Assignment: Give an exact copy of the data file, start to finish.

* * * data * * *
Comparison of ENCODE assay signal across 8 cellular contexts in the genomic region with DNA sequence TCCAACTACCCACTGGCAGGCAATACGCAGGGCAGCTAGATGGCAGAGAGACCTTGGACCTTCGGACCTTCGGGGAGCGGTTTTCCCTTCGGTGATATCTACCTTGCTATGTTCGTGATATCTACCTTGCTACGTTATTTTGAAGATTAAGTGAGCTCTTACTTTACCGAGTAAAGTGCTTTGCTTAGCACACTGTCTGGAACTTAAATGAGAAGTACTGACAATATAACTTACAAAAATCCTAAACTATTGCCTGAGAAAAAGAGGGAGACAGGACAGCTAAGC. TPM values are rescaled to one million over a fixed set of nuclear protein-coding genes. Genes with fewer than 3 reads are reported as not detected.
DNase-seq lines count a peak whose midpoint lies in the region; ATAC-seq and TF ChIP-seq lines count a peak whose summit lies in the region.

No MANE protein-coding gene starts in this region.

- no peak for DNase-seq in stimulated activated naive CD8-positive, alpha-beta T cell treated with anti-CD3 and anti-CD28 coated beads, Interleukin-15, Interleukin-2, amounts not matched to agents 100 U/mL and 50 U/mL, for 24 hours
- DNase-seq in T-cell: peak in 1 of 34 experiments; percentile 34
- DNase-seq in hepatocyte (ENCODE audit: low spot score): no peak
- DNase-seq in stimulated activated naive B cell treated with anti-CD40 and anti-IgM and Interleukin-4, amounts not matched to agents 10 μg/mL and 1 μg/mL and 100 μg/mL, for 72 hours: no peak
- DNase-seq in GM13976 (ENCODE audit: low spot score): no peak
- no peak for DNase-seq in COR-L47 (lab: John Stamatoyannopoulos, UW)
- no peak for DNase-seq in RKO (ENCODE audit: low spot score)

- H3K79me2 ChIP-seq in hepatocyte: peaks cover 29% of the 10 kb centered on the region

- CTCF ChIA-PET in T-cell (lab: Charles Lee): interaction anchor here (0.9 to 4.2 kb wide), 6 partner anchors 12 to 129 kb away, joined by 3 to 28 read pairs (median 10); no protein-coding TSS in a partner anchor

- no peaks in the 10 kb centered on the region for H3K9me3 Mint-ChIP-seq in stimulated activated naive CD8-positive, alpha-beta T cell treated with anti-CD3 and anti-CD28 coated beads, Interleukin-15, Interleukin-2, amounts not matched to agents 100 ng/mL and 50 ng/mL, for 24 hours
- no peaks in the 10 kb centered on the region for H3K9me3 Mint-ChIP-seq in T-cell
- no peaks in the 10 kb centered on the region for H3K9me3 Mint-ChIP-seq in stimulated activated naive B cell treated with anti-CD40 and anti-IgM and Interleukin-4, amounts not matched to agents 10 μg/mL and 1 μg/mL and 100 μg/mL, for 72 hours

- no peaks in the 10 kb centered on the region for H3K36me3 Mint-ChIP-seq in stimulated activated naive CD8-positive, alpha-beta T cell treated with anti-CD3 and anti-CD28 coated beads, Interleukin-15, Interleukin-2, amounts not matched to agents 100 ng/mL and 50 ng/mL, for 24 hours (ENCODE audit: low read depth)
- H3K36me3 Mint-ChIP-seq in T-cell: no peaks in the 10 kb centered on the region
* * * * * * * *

Comparison of ENCODE assay signal across 8 cellular contexts in the genomic region with DNA sequence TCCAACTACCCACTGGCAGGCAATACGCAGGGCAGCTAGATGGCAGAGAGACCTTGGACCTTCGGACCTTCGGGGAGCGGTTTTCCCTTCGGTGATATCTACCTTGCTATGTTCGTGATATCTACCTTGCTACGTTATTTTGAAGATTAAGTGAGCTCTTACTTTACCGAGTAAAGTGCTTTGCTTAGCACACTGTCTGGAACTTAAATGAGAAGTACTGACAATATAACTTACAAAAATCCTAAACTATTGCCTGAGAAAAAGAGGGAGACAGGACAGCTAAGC. TPM values are rescaled to one million over a fixed set of nuclear protein-coding genes. Genes with fewer than 3 reads are reported as not detected.
DNase-seq lines count a peak whose midpoint lies in the region; ATAC-seq and TF ChIP-seq lines count a peak whose summit lies in the region.

No MANE protein-coding gene starts in this region.

- no peak for DNase-seq in stimulated activated naive CD8-positive, alpha-beta T cell treated with anti-CD3 and anti-CD28 coated beads, Interleukin-15, Interleukin-2, amounts not matched to agents 100 U/mL and 50 U/mL, for 24 hours
- DNase-seq in T-cell: peak in 1 of 34 experiments; percentile 34
- DNase-seq in hepatocyte (ENCODE audit: low spot score): no peak
- DNase-seq in stimulated activated naive B cell treated with anti-CD40 and anti-IgM and Interleukin-4, amounts not matched to agents 10 μg/mL and 1 μg/mL and 100 μg/mL, for 72 hours: no peak
- DNase-seq in GM13976 (ENCODE audit: low spot score): no peak
- no peak for DNase-seq in COR-L47 (lab: John Stamatoyannopoulos, UW)
- no peak for DNase-seq in RKO (ENCODE audit: low spot score)

- H3K79me2 ChIP-seq in hepatocyte: peaks cover 29% of the 10 kb centered on the region

- CTCF ChIA-PET in T-cell (lab: Charles Lee): interaction anchor here (0.9 to 4.2 kb wide), 6 partner anchors 12 to 129 kb away, joined by 3 to 28 read pairs (median 10); no protein-coding TSS in a partner anchor

- no peaks in the 10 kb centered on the region for H3K9me3 Mint-ChIP-seq in stimulated activated naive CD8-positive, alpha-beta T cell treated with anti-CD3 and anti-CD28 coated beads, Interleukin-15, Interleukin-2, amounts not matched to agents 100 ng/mL and 50 ng/mL, for 24 hours
- no peaks in the 10 kb centered on the region for H3K9me3 Mint-ChIP-seq in T-cell
- no peaks in the 10 kb centered on the region for H3K9me3 Mint-ChIP-seq in stimulated activated naive B cell treated with anti-CD40 and anti-IgM and Interleukin-4, amounts not matched to agents 10 μg/mL and 1 μg/mL and 100 μg/mL, for 72 hours

- no peaks in the 10 kb centered on the region for H3K36me3 Mint-ChIP-seq in stimulated activated naive CD8-positive, alpha-beta T cell treated with anti-CD3 and anti-CD28 coated beads, Interleukin-15, Interleukin-2, amounts not matched to agents 100 ng/mL and 50 ng/mL, for 24 hours (ENCODE audit: low read depth)
- H3K36me3 Mint-ChIP-seq in T-cell: no peaks in the 10 kb centered on the region